Friday, November 26, 2010
ConsCom eyes plan for Maple St. 40B
Approves Chestnut Estates Lots 2, 4, 5 and 7
Yongdeng Chen came before the Conservation Commission (ConsCom) on November 18 for advice on how his plan to build 11 units of housing on Lot 6, Maple Street, might impact the nearby wetlands. The four-acre parcel has 40 feet of legal frontage between 811 and 845 Maple Street, while an easement from Red Fox Drive allows access to a single-family home, but not multiple dwellings.
Because the project exceeds the single home allowed under local zoning, it would be filed as a comprehensive permit application under the state statute Chapter 40B. He has not filed for a 40B permit yet, though he has discussed the plan with the Selectmen and the Housing Authority (see “Maple Street landowner describes 40B housing proposal,” August, 2009).
The plan calls for construction of a driveway off Maple Street, with a 50-foot bridge to span a stream that crosses the narrow access strip. Several abutters shared concerns that the proposed bridge would worsen already high levels of seasonal flooding. The applicant’s wetland consultant, Brian Butler of Oxbow Associates, said that if part of the floodplain were filled in building the bridge, they would excavate an equal area elsewhere to maintain the floodplain’s water storage capacity.
The commission agreed that a development on that lot would fall under the jurisdiction of the Wetland Protection Act and local wetlands bylaw. The ConsCom issued a positive Determination of Applicability.
The jurisdiction of the commission focused only on potential impacts to the wetlands, limiting the ConsCom’s ability to address noise issues raised by abutters to the Chestnut Estates conservation cluster at 400 Rutland Street. Public hearings were completed for the four house lots which are slated to include work near wetlands. The ConsCom approved Notices of Intent for Lots 2, 4, 5 and 7 and issued standard Orders of Conditions for each lot.
The plan calls for a total of seven houses (six new) on 25 acres (Map35, Parcels 24 and 26.) The project qualifies as a conservation cluster because about eight acres will be deeded to the town for conservation land.
George Dimakarakos of Stamski and McNary Engineering presented the plans on behalf of applicant Rainbow Builders. On Lot 2 a section of the drive and grading for the house and septic system will be in the 100-foot wetland buffer zone. Utilities will come in along the drive. On Lot 4 Dimakarakos said that there will be part of the driveway, utilities, grading for the septic system and part of the side yard in the buffer zone. For Lot 5, grading for the house, drive, well and yard is in the buffer zone. A drywell and part of the house will be in the buffer zone on Lot 7. In all cases, the closest area of work will be 50 feet from the wetlands.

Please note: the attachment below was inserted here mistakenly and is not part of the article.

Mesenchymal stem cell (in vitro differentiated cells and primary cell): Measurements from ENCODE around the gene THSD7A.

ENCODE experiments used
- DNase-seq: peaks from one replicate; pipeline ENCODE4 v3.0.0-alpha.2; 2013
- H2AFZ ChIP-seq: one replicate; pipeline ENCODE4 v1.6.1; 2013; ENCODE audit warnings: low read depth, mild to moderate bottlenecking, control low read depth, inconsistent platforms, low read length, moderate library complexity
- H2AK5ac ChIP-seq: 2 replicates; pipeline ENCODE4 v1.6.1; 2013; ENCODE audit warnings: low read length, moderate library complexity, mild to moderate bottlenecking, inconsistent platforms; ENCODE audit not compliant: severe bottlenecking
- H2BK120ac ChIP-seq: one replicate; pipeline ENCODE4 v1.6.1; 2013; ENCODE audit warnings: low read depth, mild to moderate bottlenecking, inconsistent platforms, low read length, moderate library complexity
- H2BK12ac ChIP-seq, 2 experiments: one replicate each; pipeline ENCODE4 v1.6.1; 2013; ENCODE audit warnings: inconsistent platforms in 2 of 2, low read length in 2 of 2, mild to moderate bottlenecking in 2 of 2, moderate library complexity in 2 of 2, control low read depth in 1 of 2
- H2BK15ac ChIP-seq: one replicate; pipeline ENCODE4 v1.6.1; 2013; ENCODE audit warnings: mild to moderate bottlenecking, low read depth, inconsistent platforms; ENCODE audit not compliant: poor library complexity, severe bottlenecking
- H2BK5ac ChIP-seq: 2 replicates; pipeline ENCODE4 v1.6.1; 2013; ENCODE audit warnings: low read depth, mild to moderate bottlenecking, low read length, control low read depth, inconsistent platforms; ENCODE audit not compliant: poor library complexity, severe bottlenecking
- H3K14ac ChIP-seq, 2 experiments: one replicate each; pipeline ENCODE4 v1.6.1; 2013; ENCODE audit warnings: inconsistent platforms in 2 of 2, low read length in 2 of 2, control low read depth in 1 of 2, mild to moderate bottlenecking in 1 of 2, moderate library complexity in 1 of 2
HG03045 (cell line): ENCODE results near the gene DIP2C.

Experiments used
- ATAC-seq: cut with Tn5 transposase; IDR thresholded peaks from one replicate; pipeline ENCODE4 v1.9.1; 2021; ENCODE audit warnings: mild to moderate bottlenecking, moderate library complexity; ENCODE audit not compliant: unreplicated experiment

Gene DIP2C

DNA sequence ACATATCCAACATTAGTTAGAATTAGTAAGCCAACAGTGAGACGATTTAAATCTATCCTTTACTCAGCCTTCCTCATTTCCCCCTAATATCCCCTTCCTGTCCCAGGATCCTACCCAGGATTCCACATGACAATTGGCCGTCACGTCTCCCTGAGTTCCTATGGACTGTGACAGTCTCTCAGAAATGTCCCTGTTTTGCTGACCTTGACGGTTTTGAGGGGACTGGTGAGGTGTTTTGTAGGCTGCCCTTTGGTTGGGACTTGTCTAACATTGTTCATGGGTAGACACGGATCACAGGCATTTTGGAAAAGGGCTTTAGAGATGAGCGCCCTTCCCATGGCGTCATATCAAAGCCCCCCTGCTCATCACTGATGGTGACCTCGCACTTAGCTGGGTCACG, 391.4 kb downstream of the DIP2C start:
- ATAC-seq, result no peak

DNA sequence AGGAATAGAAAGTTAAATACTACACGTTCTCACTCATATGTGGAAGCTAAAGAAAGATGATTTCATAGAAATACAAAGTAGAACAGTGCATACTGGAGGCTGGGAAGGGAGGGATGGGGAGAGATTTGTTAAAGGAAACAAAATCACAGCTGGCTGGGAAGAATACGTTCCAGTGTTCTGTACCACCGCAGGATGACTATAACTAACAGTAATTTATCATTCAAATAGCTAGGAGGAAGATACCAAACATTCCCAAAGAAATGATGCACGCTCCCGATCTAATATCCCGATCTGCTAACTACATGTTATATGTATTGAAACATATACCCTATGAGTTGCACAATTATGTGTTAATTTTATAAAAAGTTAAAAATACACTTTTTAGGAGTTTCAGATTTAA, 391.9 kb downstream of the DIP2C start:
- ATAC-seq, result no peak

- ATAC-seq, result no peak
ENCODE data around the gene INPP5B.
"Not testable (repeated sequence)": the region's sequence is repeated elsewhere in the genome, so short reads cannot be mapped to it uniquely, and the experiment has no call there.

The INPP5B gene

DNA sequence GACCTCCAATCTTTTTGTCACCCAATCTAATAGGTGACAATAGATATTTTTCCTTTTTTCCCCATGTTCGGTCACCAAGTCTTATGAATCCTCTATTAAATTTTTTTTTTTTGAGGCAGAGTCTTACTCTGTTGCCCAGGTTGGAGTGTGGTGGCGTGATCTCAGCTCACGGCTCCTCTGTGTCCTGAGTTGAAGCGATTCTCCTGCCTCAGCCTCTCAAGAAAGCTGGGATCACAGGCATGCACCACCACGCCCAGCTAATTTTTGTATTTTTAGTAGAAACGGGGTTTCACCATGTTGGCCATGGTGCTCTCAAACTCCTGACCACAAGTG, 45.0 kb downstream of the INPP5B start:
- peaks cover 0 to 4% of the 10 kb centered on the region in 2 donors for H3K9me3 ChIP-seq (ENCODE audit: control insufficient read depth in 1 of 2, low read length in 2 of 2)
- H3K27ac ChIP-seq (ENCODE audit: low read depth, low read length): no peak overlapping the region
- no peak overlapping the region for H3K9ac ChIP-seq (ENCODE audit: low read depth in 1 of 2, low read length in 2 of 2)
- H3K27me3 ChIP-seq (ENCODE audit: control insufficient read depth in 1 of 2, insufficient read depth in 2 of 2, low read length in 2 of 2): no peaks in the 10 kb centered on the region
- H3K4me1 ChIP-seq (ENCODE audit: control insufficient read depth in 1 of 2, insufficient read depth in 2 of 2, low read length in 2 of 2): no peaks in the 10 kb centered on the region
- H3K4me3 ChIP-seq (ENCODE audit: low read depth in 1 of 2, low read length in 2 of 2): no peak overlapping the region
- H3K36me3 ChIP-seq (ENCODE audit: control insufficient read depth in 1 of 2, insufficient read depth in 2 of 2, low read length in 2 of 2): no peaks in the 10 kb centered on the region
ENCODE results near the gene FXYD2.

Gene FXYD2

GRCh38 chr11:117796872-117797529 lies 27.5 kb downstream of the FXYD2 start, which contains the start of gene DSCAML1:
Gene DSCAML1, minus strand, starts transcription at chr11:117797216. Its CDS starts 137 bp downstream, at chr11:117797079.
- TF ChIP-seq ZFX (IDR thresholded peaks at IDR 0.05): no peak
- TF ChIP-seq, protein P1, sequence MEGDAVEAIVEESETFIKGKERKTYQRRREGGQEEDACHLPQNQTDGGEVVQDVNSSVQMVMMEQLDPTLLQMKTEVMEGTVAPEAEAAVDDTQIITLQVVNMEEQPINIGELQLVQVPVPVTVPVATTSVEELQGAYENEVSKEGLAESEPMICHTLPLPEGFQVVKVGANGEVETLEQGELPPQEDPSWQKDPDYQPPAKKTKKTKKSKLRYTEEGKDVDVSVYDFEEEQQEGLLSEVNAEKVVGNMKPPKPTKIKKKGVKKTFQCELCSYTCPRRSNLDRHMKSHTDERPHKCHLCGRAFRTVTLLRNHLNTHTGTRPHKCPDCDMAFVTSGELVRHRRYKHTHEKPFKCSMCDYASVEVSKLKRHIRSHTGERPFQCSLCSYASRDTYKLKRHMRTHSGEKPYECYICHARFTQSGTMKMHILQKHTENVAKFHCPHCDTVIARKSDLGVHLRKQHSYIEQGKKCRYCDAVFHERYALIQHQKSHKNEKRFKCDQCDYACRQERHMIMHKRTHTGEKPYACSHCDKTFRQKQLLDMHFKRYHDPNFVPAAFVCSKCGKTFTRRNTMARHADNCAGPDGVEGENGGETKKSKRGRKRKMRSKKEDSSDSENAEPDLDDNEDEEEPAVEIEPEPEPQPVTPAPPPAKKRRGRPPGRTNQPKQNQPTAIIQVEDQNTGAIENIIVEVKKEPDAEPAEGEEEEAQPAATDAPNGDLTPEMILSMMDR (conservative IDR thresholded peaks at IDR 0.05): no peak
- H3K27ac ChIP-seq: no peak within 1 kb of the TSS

Noise concerns unresolved
Conservation Administrator Sylvia Willard had received a letter from an abutter concerned about high levels of noise. Neighbors have also complained to the Board of Health (see “BOH confers with DP, builder on noise issue,” October 8). However, Willard said that blasting, ledge removal, hoe ramming and other loud work was not for the most part in the buffer zone and therefore not under ConsCom review.
Abutter John Bakewell of Rutland Street said, “I think there’re two things going on – using a hoe-ram on monolithic ledge day after day, like 40 or 50 hours a week. There’s also a lot of rock processing going on, pounding big rocks into little rocks.”
Dimakarakos said that the town would need a local noise bylaw to control it. Alan Carpenito of South Street agreed, “It’s a bylaw issue. In the town of Brookline, you aren’t allowed to use leaf blowers unless it meets the decibel limit, so there is a precedent in other towns.”
28 Concord Street
An Emergency Certificate had been issued in October, to allow construction of a replacement footing for the barn. Homeowner Emily Williams presented a Notice of Intent for the barn repair, as well as plans for a small addition onto the house. Commissioner Jenifer Bush recused herself as an abutter.
Because of the wetlands on the property, Williams had been encouraged to look ahead and ask about any future improvements she might want to make. As a result, Williams had added landscaping details to the plan and asked whether the commission would allow post holes in the wetland, for placement of a wooden stockade fence by the road. Chair Kelly Guarino said that she did not have a concern with the fence, however Commissioner Peter Burn was not comfortable with the idea of digging post holes in the wetland. Guarino advised Williams to bring back more information on the proposed fence. The hearing was continued to December 2 at 8:15 p.m.
The commission issued a Certificate of Compliance to Stephen and Jacqueline Hamilton at 230 Concord Street for completion of a project to replace a stone retaining wall within 100-feet of wetlands. A Certificate of Compliance was also issued for the installation of a sports court and landscaping near wetlands at 155 Woodridge Road. ∆
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